We know him to be a man of tremendous decency and integrity."

Did that surprise you? VESTER: It did surprise me. Everyone has the right to support a friend. That's fine. But when the letter -- a letter like that gets circulated among "NBC NEWS" employees and some report that they feel pressured to sign it, I think that's problematic.

And you and I have actually been through this before at a different company. We both worked at Fox News channel.

I was not harassed by Roger Ailes but you were, and both things were true, right? They both happened.

And in this case, both things can be true at "NBC NEWS" that Tom Brokaw could have treated some women decently and he also assaulted me.

CAMEROTA: Yes. That's your point is that nothing is universal and you wanted to sort of bring that out to people.

But one of the points of criticism that I've heard about you coming forward is number one, it was a long time ago. It was the mid-90s.

So, is it possible that he made an overture to you -- he hit on you, you rebuffed him, and after that he mended his ways? There were no more recent accusations against Tom Brokaw.

VESTER: Well, I think that doesn't really square with the truth. There is a second woman who is investigated by the Washington --

CAMEROTA: But from the same era -- mid-90s.

VESTER: Yes, same era. But does it matter when the harasser assaulted someone because it's always true and it's always relevant. And the fact that that person is still on "NBC NEWS" and has been put out by "NBC NEWS" to speak on its platforms about the #MeToo movement and about what should be done about sexual harassment, that makes it relevant today.

So let's have the conversation about that. And in the letter of the women who signed that letter of support for Tom Brokaw, they said they endorsed the conversation about the abuse of power in the workplace.

That is so germane to what is going on at "NBC NEWS." They want to have that conversation. I want to have that conversation. We can all afford to have it.

It might be painful. Some painful things might come out but I think we will all be the better for it.

CAMEROTA: Were you surprised by Tom Brokaw's letter in response about you? I mean, he said some things about your character and he suggested that you sought him out. That you invited him to your hotel. He says he should never have gone but he was sort of trying to give you career advice.

What's the record on that? VESTER: That is patently untrue. In both cases where he assaulted me, he insisted upon coming and he used the power of his position to insist upon coming.

And because I was a young reporter I felt powerless to say no. I mean, I wanted to try to keep myself safe but I didn't know how to say no to somebody who could ruin my career with a single word.

And let's be clear. He used physical force. He grabbed me behind my neck and tried to pull me toward him to kiss him. That's assault.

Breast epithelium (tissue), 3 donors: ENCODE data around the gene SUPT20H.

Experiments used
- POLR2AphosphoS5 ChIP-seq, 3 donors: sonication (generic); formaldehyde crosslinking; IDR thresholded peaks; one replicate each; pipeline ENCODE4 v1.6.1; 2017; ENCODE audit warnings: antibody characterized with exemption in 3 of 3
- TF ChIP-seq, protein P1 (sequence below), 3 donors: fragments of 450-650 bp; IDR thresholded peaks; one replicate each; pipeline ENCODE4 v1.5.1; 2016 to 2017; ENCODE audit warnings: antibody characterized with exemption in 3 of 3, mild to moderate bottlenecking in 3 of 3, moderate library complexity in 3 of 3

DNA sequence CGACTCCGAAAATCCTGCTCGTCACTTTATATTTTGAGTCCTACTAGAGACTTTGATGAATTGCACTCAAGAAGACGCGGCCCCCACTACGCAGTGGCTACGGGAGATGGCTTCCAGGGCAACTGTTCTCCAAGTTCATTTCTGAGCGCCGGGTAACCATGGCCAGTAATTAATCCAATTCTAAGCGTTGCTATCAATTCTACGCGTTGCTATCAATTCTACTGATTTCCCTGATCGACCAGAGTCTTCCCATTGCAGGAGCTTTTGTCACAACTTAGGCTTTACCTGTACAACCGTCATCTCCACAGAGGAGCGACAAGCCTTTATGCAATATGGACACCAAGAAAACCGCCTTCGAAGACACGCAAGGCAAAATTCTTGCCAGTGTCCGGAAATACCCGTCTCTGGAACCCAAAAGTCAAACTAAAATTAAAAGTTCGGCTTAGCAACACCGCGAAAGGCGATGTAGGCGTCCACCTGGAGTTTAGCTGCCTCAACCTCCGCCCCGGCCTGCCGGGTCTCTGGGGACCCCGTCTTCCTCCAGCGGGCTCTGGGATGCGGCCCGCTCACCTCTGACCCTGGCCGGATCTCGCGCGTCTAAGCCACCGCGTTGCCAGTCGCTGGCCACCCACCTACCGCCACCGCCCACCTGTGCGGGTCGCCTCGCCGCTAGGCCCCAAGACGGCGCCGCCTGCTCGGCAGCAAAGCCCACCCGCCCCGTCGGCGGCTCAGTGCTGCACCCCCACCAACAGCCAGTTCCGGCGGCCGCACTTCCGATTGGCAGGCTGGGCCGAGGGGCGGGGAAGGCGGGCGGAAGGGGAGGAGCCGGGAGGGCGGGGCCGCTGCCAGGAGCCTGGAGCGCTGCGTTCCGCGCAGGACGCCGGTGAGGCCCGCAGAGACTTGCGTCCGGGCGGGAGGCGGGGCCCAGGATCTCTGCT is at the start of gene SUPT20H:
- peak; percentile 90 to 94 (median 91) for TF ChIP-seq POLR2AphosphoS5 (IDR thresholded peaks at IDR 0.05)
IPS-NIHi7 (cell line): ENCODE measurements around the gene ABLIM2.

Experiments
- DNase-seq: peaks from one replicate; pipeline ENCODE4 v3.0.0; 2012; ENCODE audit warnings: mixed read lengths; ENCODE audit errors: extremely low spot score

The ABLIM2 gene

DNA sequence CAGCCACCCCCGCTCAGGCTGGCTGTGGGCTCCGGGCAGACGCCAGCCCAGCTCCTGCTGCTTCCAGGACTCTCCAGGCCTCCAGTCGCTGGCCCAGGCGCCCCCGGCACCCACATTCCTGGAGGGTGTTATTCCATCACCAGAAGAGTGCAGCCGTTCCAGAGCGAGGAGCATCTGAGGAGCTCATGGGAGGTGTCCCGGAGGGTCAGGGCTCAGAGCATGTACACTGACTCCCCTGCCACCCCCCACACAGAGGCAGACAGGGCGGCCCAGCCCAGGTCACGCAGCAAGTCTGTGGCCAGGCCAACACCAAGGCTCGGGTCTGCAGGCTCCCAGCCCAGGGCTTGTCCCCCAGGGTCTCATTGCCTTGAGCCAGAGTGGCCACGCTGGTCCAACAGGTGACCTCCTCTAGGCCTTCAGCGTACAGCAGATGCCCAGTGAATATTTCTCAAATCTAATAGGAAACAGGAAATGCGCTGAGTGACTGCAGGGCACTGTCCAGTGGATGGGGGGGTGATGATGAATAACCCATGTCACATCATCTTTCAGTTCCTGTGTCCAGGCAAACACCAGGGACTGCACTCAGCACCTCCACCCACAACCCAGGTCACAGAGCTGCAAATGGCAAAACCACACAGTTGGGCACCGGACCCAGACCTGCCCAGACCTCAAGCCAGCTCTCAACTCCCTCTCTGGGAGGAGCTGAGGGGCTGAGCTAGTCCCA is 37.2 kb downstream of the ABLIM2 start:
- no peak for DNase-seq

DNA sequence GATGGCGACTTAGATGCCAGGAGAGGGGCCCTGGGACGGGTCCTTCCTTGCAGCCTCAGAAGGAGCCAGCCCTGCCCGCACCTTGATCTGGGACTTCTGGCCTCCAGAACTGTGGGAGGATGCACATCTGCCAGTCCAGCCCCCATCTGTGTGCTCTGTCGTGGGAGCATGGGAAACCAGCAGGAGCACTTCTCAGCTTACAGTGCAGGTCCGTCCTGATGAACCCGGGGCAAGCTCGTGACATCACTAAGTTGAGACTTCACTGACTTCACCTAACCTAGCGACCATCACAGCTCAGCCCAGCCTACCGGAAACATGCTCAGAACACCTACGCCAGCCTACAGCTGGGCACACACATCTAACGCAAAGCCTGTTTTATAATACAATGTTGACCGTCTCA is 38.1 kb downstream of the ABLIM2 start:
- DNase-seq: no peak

And I made it very clear that I wasn't interested and I broke free. That was the first time in 1994. And then he came back and did it again in 1995.

So let's be really clear about what really happened. I was assaulted. I did not invite conversations with him off campus. Those were initiated by him.

CAMEROTA: What do you want to have happen to Tom Brokaw?

VESTER: I would like to see NBC finally appoint outside counsel to conduct a thorough investigation of all alleged predators at "NBC NEWS" and that means there may be more. And this will be awkward and painful but if NBC wants to truly address its culture which, in my view, has existed for many years, then I think they need to appoint outside counsel like CBS has done, like NPR has done.

Bring them in, let everybody speak freely. Actually have women be able to go off campus so that they can really tell everything they know and everything they've seen. And then, let's address just how widespread sexual misconduct has been by men in power at "NBC NEWS."

Get at the root of sexual harassment there but also stand as an example to other companies so that we can really address what sexual harassment looks like and then how we can work together and mentor each other better going forward.

CAMEROTA: Well, we have certainly been having this conversation all too often in the past six months to a year.

Linda Vester, thank you very much for coming on and telling us --

VESTER: Thanks for having me.

CAMEROTA: -- what you're hoping for and sharing your personal story with us.

We're following a lot of news so let's get right to it.


UNIDENTIFIED FEMALE: The first lady, Melania, she is recovering after a successful kidney procedure.

UNIDENTIFIED FEMALE: Her office is extremely loyal, extremely tight- lipped so it came as a shock.